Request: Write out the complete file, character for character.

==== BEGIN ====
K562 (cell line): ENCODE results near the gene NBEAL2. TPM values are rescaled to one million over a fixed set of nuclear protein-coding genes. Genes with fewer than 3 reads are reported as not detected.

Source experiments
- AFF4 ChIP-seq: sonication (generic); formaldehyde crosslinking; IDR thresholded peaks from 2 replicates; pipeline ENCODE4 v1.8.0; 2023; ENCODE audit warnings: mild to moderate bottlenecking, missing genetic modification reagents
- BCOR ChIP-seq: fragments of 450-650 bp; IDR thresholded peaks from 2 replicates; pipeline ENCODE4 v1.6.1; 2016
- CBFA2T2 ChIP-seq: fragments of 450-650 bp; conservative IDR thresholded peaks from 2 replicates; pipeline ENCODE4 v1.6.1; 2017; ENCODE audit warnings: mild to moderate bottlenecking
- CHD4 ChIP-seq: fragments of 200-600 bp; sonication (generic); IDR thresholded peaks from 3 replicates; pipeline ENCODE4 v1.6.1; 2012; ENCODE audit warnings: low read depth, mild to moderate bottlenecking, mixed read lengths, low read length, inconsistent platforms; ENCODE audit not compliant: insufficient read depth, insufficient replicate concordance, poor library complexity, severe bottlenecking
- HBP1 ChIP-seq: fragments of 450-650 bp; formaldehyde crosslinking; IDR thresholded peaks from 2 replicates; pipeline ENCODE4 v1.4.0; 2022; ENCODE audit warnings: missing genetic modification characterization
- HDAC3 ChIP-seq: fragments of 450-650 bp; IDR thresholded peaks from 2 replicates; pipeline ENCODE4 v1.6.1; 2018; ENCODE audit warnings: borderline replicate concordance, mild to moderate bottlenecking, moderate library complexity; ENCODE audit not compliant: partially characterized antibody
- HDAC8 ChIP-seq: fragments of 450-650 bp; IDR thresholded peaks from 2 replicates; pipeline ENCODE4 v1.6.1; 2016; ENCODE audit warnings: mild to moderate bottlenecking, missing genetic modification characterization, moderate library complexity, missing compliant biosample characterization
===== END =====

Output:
K562 (cell line): ENCODE results near the gene NBEAL2. TPM values are rescaled to one million over a fixed set of nuclear protein-coding genes. Genes with fewer than 3 reads are reported as not detected.

Source experiments
- AFF4 ChIP-seq: sonication (generic); formaldehyde crosslinking; IDR thresholded peaks from 2 replicates; pipeline ENCODE4 v1.8.0; 2023; ENCODE audit warnings: mild to moderate bottlenecking, missing genetic modification reagents
- BCOR ChIP-seq: fragments of 450-650 bp; IDR thresholded peaks from 2 replicates; pipeline ENCODE4 v1.6.1; 2016
- CBFA2T2 ChIP-seq: fragments of 450-650 bp; conservative IDR thresholded peaks from 2 replicates; pipeline ENCODE4 v1.6.1; 2017; ENCODE audit warnings: mild to moderate bottlenecking
- CHD4 ChIP-seq: fragments of 200-600 bp; sonication (generic); IDR thresholded peaks from 3 replicates; pipeline ENCODE4 v1.6.1; 2012; ENCODE audit warnings: low read depth, mild to moderate bottlenecking, mixed read lengths, low read length, inconsistent platforms; ENCODE audit not compliant: insufficient read depth, insufficient replicate concordance, poor library complexity, severe bottlenecking
- HBP1 ChIP-seq: fragments of 450-650 bp; formaldehyde crosslinking; IDR thresholded peaks from 2 replicates; pipeline ENCODE4 v1.4.0; 2022; ENCODE audit warnings: missing genetic modification characterization
- HDAC3 ChIP-seq: fragments of 450-650 bp; IDR thresholded peaks from 2 replicates; pipeline ENCODE4 v1.6.1; 2018; ENCODE audit warnings: borderline replicate concordance, mild to moderate bottlenecking, moderate library complexity; ENCODE audit not compliant: partially characterized antibody
- HDAC8 ChIP-seq: fragments of 450-650 bp; IDR thresholded peaks from 2 replicates; pipeline ENCODE4 v1.6.1; 2016; ENCODE audit warnings: mild to moderate bottlenecking, missing genetic modification characterization, moderate library complexity, missing compliant biosample characterization